Today news and rumors spread faster and reach more people than ever before. Being accessible to the broad masses and giving them the chance to respond to a new story immediately, social media has become a powerful channel. While good news can quickly go viral, so can information about a company’s shortcomings. If this is poorly handled, it can quickly transform into a crisis.

This is something more and more businesses are experiencing today and often they are not adequately prepared for it. That can result in small issues escalating and significantly damaging a brand’s reputation. As a response to this, social media crisis simulators are gaining popularity. Are you wondering what that is and why this might be important for your business? Then keep reading to find out.

What is a Social Media Crisis Simulation?

For a social media crisis simulation (SMCS), a business partners with a specialist who will create a fictitious crisis. The scenario a team needs to go through is inspired by a real-world situation which could potentially impact their company. The exercise takes place in a private, protected environment and gives everyone involved the chance to practice and learn the language and norms of social media in times of difficulty. Participants also get exposure to the tools available to them to better navigate testing conversations and understand sources of negative comments.

To make the simulation more realistic, the SMCS specialist use role players who take on the parts of citizens, social media followers and media representatives. They will ask questions, post comments, send emails and make phone calls similar to those which could take place during a real crisis, prompting the response team to react in real time to try to contain and resolve the crisis.

Before the Simulation

Every company and industry is different, making it very important to carefully tailor every SMCS. Depending on a business and its line of work, the social media channels and online news sources which play a key part can differ widely. To make the SMCS effective, a detailed analysis of the company’s audience, target market and communication strategy is necessary. That way the partner will understand which areas need to be trained and can focus the simulation on channels which will most likely be affected by a real-life crisis.

Another part of the preparations is to decide which type of crisis to mimic. Again, this will depend on the company’s goods, services and the risks associated with them. A food manufacturer might want to practice a scenario where a product is contaminated while a software developer would train for a hacker attack or a system bug.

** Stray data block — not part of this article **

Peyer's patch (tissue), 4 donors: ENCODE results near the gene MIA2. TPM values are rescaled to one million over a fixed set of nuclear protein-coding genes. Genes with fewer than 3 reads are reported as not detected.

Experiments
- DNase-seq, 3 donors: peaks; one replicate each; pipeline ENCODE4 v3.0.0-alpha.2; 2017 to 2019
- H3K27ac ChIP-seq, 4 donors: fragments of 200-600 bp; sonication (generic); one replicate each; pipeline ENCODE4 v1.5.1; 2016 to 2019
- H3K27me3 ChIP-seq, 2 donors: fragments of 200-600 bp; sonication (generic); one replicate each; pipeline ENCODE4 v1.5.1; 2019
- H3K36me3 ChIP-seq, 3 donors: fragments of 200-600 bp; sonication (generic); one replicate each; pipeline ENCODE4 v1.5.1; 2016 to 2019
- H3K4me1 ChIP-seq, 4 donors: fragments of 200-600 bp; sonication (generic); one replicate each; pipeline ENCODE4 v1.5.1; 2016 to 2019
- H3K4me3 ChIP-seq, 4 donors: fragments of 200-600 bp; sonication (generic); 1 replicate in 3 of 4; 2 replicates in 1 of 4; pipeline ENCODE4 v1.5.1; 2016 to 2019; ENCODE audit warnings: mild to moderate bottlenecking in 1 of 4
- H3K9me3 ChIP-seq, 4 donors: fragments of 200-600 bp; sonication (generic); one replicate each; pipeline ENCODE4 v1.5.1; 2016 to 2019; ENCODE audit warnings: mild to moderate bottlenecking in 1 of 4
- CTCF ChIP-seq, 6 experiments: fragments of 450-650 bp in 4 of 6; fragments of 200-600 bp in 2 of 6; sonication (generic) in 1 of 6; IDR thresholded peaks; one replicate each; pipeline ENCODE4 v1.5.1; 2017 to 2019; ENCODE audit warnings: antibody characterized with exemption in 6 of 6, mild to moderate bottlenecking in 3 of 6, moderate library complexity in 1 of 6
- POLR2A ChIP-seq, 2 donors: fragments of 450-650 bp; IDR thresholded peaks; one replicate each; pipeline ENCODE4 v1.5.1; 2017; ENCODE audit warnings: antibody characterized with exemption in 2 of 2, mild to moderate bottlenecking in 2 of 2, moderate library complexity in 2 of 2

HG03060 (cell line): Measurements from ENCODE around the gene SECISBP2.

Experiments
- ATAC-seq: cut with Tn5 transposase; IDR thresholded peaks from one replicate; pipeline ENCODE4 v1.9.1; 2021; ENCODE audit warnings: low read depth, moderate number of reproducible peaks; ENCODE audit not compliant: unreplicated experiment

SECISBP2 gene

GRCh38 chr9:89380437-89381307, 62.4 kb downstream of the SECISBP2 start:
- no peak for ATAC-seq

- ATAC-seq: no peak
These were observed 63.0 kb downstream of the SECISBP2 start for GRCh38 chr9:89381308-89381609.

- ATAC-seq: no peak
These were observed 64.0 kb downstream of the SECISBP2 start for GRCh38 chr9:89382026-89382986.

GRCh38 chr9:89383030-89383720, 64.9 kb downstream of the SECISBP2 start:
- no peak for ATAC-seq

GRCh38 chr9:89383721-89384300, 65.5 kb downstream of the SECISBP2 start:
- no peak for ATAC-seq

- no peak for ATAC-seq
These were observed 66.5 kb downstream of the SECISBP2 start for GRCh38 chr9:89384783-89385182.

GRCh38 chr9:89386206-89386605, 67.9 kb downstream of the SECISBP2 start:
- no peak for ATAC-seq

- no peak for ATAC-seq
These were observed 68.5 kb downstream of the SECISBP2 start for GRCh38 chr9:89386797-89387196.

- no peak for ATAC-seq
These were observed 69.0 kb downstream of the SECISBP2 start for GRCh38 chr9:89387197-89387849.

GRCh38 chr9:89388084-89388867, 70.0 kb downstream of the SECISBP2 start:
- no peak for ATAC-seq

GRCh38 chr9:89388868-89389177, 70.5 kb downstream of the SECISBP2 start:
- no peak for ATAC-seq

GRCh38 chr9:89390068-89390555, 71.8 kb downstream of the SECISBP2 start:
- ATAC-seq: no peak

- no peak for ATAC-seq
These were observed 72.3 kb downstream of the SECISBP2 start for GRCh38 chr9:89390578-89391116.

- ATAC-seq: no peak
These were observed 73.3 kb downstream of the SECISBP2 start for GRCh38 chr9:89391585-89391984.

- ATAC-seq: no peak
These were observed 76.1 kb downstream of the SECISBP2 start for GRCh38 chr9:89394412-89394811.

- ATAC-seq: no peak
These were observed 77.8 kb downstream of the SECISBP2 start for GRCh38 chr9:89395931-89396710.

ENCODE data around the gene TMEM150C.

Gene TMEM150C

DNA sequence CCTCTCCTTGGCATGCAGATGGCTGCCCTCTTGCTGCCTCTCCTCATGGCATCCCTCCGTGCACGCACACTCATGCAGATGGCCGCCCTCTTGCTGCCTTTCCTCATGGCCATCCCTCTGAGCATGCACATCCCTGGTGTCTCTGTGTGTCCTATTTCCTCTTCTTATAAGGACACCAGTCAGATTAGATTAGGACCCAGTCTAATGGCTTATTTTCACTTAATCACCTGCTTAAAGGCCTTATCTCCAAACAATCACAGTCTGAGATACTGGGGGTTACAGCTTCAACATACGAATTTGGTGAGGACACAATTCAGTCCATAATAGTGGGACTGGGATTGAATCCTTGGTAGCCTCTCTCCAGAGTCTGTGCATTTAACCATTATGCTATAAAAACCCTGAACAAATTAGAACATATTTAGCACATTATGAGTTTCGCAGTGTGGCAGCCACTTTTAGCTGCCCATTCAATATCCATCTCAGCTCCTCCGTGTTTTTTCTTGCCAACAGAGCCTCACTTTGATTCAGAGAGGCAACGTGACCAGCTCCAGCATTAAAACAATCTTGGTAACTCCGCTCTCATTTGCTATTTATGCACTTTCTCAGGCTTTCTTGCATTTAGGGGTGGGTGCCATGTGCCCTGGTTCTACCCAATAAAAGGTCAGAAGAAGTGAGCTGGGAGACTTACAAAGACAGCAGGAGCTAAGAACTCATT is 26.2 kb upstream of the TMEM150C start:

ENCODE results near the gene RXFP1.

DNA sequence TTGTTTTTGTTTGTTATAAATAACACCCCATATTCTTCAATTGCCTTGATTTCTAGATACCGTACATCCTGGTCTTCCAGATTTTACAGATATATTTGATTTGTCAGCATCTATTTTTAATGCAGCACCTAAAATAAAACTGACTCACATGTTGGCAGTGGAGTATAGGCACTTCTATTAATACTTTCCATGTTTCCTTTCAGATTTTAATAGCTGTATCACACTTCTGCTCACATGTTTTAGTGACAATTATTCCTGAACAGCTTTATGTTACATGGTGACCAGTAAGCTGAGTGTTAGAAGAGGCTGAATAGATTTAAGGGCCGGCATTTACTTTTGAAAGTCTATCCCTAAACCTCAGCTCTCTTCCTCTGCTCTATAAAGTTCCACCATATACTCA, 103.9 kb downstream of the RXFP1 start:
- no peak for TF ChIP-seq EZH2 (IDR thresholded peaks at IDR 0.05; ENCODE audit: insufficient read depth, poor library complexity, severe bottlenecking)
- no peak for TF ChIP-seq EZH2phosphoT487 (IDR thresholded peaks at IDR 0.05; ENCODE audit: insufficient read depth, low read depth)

Deciding which scenario to select is not always easy as it requires introspection and admitting potential faults and shortcomings. This can make a company feel vulnerable, making it even more important to work with a trusted and discrete SMCS partner.

After the Simulation

Once the crisis response team has gone through the entire scenario, it is time to evaluate their work. By tracking responses, delays, language used and a set of other factors, the SMCS partner can assess how well a team worked through the issue.

Strengths and weaknesses can be identified and solutions are suggested. Tactics which worked well can be included in a crisis response plan and used as company standards in case a crisis strikes. Issues which caused inappropriate responses, delays or other mistakes can be used to inspire further training to improve the team’s skills and boost their confidence when dealing with tough situations.

Why is Social Media Crisis Simulation Important?

In a day and age where news spreads faster than wildfire and everyone can share their opinion and comments about it, it’s crucial for companies large and small to understand how to respond to negative feedback and mentions on social media.

Today, one overlooked negative comment can cause a wave of complaints and bad reviews, and one poorly worded post can trigger a backlash from a global community often permanently damaging a brand’s reputation. To avoid these detrimental effects social media can have on a company and come out stronger in the end, a social media crisis simulation is the key. It offers the chance to practice the worst-case scenario in a safe environment and prepare both junior and senior staff to deal with challenges. In a world where one false move can make or break a company, this kind of training is vital to long-term success.

If you are looking for a way to practice a sticky situation on social media and want to make sure your team is prepared for it, stay tuned for Midas’ Crisis Armor, our social media crisis simulation service. To stay up to date on when we launch and how this can help you, get in touch with us by e-mail or have a look around our website today.